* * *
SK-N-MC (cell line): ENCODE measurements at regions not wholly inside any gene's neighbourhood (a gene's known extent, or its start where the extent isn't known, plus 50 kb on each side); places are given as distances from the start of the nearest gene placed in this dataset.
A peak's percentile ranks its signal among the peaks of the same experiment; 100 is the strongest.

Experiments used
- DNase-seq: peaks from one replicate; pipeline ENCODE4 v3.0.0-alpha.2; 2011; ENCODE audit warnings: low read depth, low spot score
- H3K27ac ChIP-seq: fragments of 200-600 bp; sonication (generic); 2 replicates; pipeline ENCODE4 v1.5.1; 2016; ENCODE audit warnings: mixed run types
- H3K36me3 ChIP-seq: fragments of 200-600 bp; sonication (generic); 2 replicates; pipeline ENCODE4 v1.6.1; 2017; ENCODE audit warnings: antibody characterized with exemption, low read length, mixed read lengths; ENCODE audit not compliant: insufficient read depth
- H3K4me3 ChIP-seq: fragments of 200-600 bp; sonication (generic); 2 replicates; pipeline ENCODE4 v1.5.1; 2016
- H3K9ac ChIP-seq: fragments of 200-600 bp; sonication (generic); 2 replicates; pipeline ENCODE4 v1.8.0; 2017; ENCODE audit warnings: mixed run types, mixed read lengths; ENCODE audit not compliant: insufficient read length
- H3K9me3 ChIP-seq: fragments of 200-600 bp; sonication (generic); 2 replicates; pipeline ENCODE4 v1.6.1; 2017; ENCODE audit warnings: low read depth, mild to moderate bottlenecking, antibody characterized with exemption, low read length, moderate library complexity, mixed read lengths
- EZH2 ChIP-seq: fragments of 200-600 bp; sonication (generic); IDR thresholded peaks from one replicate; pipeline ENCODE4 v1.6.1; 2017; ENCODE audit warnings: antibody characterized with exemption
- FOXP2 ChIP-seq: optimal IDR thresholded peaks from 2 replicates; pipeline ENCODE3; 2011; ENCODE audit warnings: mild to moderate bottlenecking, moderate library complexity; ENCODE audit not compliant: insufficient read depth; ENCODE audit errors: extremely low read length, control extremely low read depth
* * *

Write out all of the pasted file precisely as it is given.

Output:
SK-N-MC (cell line): ENCODE measurements at regions not wholly inside any gene's neighbourhood (a gene's known extent, or its start where the extent isn't known, plus 50 kb on each side); places are given as distances from the start of the nearest gene placed in this dataset.
A peak's percentile ranks its signal among the peaks of the same experiment; 100 is the strongest.

Experiments used
- DNase-seq: peaks from one replicate; pipeline ENCODE4 v3.0.0-alpha.2; 2011; ENCODE audit warnings: low read depth, low spot score
- H3K27ac ChIP-seq: fragments of 200-600 bp; sonication (generic); 2 replicates; pipeline ENCODE4 v1.5.1; 2016; ENCODE audit warnings: mixed run types
- H3K36me3 ChIP-seq: fragments of 200-600 bp; sonication (generic); 2 replicates; pipeline ENCODE4 v1.6.1; 2017; ENCODE audit warnings: antibody characterized with exemption, low read length, mixed read lengths; ENCODE audit not compliant: insufficient read depth
- H3K4me3 ChIP-seq: fragments of 200-600 bp; sonication (generic); 2 replicates; pipeline ENCODE4 v1.5.1; 2016
- H3K9ac ChIP-seq: fragments of 200-600 bp; sonication (generic); 2 replicates; pipeline ENCODE4 v1.8.0; 2017; ENCODE audit warnings: mixed run types, mixed read lengths; ENCODE audit not compliant: insufficient read length
- H3K9me3 ChIP-seq: fragments of 200-600 bp; sonication (generic); 2 replicates; pipeline ENCODE4 v1.6.1; 2017; ENCODE audit warnings: low read depth, mild to moderate bottlenecking, antibody characterized with exemption, low read length, moderate library complexity, mixed read lengths
- EZH2 ChIP-seq: fragments of 200-600 bp; sonication (generic); IDR thresholded peaks from one replicate; pipeline ENCODE4 v1.6.1; 2017; ENCODE audit warnings: antibody characterized with exemption
- FOXP2 ChIP-seq: optimal IDR thresholded peaks from 2 replicates; pipeline ENCODE3; 2011; ENCODE audit warnings: mild to moderate bottlenecking, moderate library complexity; ENCODE audit not compliant: insufficient read depth; ENCODE audit errors: extremely low read length, control extremely low read depth